Did Percy Bysshe Shelley suffer from a personality disorder?
by Lynn Shepherd

You don’t need to know very much about the life of Percy Bysshe Shelley to be aware that he was not just a poetic genius but a dark, tormented and turbulent young man. He left wreckage in his wake and (knowingly or not) caused immense pain to those around him, especially the women who loved him. But was there something more to this than mere self-centredness? Could his erratic behaviour be evidence, in fact, not just of a disordered personality but an actual personality disorder?

I spent a year in Shelley’s company, researching the material for my novel A Fatal Likeness (A Treacherous Likeness in the UK), and the more I read about him, and by him, the more I became convinced that he may have suffered from some sort of clinical mental condition. Of course, the diagnosis of psychiatric disorders is immensely complex and sensitive, even for a trained practitioner (which I’m not), and even when the individual in question is actually present. How much more so, then, when the ‘patient’ has been dead for nearly 200 years.  And there’s an extremely pertinent reminder of the dangers of taking such retrospective analysis too far in Richard Holmes’ biography of Shelley, which quotes a 1960s psychoanalytical study as concluding that the poet was “an introspective schizoid type with arrested sexual development at an undifferentiated stage, showing itself in elements of narcissism, homosexuality, and immature heterosexuality”. And all that based only on a reading of a very bad novel Shelley wrote when he was only 18 years old.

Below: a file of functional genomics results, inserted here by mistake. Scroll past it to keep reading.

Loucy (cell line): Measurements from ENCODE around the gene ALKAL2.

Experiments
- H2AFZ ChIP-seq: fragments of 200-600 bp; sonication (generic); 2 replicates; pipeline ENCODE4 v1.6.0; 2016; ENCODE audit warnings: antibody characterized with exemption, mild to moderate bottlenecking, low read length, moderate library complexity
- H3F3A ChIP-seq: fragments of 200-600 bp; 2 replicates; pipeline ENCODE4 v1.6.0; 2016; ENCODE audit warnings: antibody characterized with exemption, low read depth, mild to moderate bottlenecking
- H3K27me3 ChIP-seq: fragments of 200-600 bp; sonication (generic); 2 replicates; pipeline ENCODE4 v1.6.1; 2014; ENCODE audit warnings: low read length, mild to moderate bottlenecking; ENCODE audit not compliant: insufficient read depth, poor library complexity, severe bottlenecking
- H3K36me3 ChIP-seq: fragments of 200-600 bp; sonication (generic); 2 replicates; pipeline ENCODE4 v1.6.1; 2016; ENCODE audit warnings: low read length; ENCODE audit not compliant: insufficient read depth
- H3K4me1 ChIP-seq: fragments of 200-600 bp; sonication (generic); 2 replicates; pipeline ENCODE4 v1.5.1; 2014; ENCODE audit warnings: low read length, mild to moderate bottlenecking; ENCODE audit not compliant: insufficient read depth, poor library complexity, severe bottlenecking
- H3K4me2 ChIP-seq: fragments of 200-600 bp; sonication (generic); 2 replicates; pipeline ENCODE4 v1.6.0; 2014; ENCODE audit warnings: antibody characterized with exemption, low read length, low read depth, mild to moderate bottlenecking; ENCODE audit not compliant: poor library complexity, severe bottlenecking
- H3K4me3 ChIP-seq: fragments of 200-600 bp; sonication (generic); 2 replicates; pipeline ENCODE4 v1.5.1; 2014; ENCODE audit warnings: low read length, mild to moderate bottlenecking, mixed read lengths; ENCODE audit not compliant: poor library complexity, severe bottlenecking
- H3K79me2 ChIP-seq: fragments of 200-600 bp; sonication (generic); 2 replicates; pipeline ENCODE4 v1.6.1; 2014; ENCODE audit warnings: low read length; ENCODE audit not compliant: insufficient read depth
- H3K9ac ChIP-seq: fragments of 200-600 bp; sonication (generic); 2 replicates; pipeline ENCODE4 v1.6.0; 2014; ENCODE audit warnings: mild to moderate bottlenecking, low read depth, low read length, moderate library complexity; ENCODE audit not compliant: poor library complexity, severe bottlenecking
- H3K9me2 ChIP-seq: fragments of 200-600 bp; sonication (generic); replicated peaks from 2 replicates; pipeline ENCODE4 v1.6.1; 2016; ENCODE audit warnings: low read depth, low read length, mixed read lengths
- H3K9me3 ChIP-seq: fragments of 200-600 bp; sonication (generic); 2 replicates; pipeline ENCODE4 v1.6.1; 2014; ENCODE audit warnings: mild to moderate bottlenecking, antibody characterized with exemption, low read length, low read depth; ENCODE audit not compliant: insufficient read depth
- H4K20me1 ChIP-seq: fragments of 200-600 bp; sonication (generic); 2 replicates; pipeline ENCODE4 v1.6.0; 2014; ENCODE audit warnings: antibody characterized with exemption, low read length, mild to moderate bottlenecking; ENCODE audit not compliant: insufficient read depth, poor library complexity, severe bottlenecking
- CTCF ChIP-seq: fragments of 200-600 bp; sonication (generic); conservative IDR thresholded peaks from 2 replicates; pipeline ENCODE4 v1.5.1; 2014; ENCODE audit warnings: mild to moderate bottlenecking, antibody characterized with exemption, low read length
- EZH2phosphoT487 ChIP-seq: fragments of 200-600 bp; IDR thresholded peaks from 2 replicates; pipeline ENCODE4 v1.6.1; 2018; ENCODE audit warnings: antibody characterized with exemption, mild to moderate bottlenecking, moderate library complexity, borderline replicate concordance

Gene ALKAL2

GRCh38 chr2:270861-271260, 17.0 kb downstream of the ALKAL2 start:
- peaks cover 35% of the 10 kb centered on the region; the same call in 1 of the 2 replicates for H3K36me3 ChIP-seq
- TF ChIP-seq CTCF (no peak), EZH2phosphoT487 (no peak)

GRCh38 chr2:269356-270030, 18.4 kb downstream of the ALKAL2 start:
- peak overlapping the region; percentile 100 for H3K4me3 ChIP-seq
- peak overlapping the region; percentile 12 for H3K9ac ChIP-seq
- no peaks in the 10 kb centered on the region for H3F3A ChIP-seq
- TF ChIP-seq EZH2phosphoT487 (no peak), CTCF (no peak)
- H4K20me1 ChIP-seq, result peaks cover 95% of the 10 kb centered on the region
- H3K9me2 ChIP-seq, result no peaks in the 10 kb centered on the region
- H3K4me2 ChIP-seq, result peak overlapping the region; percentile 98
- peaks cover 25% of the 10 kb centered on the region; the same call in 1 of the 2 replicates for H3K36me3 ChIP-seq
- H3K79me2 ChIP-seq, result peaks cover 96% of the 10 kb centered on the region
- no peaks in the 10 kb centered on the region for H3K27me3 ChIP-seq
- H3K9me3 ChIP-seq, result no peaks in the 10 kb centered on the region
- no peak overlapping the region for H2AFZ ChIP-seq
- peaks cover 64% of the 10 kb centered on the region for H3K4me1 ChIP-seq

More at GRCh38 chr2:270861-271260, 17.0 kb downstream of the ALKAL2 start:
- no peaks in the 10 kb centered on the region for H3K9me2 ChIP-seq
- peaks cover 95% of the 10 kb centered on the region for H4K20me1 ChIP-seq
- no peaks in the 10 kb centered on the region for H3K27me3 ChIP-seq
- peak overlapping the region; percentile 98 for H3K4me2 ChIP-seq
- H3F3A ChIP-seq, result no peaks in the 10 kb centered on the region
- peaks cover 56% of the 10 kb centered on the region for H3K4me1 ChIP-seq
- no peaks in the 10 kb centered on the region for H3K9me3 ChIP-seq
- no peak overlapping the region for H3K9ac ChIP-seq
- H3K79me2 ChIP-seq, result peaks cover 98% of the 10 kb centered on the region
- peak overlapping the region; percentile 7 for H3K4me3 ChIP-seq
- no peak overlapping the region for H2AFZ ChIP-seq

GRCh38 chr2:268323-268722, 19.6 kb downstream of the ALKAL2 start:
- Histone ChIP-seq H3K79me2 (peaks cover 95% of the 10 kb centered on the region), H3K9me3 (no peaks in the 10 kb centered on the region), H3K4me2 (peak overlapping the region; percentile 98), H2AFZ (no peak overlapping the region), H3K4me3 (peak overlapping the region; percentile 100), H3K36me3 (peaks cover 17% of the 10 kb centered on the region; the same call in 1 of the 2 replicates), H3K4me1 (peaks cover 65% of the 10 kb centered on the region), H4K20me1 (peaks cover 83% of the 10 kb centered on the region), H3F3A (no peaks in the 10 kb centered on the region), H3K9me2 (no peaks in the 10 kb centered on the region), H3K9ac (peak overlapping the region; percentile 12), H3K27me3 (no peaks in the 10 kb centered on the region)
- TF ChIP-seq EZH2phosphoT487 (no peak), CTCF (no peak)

With this in mind I offer my own speculations in full knowledge of the pitfalls, but I do think we might gain a better understanding of what drove Shelley’s often erratic behaviour if we accept the possibility that he was struggling with a condition for which there was, at the time, no accurate diagnosis, little real understanding, and – needless to say – absolutely no effective medication. Worse still, the laudanum that Shelley regularly took to ease his many physical symptoms may well have exacerbated his intense mood swings.

So what evidence is there, after all this time?

As a young man, Shelley put about a story that his father had once tried to have him committed to a madhouse. Whether or not that was actually true (and Shelley’s relationship with the truth was ambivalent at the best of times), it’s easy to see why Sir Timothy Shelley might have resorted in desperation to such a drastic expedient. There was no doubting his ferocious intelligence, but even as a child he often made the lives of those around him extremely difficult. He pitched his infant brother’s baby-carriage into a strawberry bed and terrorised his younger sisters, and yet they who all adored him. He continued to take delight in terrifying both children and women throughout the rest of his life, both by telling them horror stories, or, when he was at Oxford, by attempting ‘electrify’ the son of the man who cleaned his rooms, as part of one of his many scientific experiments. As his college friend Thomas Jefferson Hogg later recalled, the boy, “by name James… roared aloud with ludicrous and stupid terror”. Shelley also had an extremely volatile temper, especially when crossed – at Eton they called him ‘Mad Shelley’ and he once seized the hand of another boy and impaled it to a desk with a fork. But that story takes on a rather different character when you realise that his fury was provoked by bullying; another reminder of how difficult it can be to draw conclusions retrospectively, and out of context.